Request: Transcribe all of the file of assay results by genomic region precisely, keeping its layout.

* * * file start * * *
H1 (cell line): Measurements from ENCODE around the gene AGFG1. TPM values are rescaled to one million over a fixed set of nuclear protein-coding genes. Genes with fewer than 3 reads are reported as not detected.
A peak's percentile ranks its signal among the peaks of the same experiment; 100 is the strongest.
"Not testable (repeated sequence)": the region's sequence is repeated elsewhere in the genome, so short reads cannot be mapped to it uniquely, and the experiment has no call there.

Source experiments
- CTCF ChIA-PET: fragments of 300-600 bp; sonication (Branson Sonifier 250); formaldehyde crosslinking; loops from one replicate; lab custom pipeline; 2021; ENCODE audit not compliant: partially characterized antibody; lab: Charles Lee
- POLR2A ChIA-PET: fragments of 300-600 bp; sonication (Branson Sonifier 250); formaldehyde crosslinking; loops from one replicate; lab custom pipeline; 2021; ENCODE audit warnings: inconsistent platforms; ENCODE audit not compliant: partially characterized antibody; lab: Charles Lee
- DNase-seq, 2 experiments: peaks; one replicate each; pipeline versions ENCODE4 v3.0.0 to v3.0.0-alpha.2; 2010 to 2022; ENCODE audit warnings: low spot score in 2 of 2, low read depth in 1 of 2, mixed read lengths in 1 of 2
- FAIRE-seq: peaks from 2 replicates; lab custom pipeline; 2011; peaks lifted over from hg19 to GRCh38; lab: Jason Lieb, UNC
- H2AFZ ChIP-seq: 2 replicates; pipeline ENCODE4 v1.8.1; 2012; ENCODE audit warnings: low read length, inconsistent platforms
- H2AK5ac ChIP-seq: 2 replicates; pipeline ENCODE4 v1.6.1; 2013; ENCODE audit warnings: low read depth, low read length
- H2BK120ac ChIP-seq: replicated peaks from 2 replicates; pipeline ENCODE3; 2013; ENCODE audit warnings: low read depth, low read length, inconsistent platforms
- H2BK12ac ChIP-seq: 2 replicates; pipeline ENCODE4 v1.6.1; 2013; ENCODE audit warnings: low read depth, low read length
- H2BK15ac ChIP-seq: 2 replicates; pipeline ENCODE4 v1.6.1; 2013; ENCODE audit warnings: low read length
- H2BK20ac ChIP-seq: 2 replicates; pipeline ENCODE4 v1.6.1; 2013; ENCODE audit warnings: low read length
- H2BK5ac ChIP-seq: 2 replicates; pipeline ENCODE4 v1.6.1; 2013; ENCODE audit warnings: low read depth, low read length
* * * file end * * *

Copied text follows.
H1 (cell line): Measurements from ENCODE around the gene AGFG1. TPM values are rescaled to one million over a fixed set of nuclear protein-coding genes. Genes with fewer than 3 reads are reported as not detected.
A peak's percentile ranks its signal among the peaks of the same experiment; 100 is the strongest.
"Not testable (repeated sequence)": the region's sequence is repeated elsewhere in the genome, so short reads cannot be mapped to it uniquely, and the experiment has no call there.

Source experiments
- CTCF ChIA-PET: fragments of 300-600 bp; sonication (Branson Sonifier 250); formaldehyde crosslinking; loops from one replicate; lab custom pipeline; 2021; ENCODE audit not compliant: partially characterized antibody; lab: Charles Lee
- POLR2A ChIA-PET: fragments of 300-600 bp; sonication (Branson Sonifier 250); formaldehyde crosslinking; loops from one replicate; lab custom pipeline; 2021; ENCODE audit warnings: inconsistent platforms; ENCODE audit not compliant: partially characterized antibody; lab: Charles Lee
- DNase-seq, 2 experiments: peaks; one replicate each; pipeline versions ENCODE4 v3.0.0 to v3.0.0-alpha.2; 2010 to 2022; ENCODE audit warnings: low spot score in 2 of 2, low read depth in 1 of 2, mixed read lengths in 1 of 2
- FAIRE-seq: peaks from 2 replicates; lab custom pipeline; 2011; peaks lifted over from hg19 to GRCh38; lab: Jason Lieb, UNC
- H2AFZ ChIP-seq: 2 replicates; pipeline ENCODE4 v1.8.1; 2012; ENCODE audit warnings: low read length, inconsistent platforms
- H2AK5ac ChIP-seq: 2 replicates; pipeline ENCODE4 v1.6.1; 2013; ENCODE audit warnings: low read depth, low read length
- H2BK120ac ChIP-seq: replicated peaks from 2 replicates; pipeline ENCODE3; 2013; ENCODE audit warnings: low read depth, low read length, inconsistent platforms
- H2BK12ac ChIP-seq: 2 replicates; pipeline ENCODE4 v1.6.1; 2013; ENCODE audit warnings: low read depth, low read length
- H2BK15ac ChIP-seq: 2 replicates; pipeline ENCODE4 v1.6.1; 2013; ENCODE audit warnings: low read length
- H2BK20ac ChIP-seq: 2 replicates; pipeline ENCODE4 v1.6.1; 2013; ENCODE audit warnings: low read length
- H2BK5ac ChIP-seq: 2 replicates; pipeline ENCODE4 v1.6.1; 2013; ENCODE audit warnings: low read depth, low read length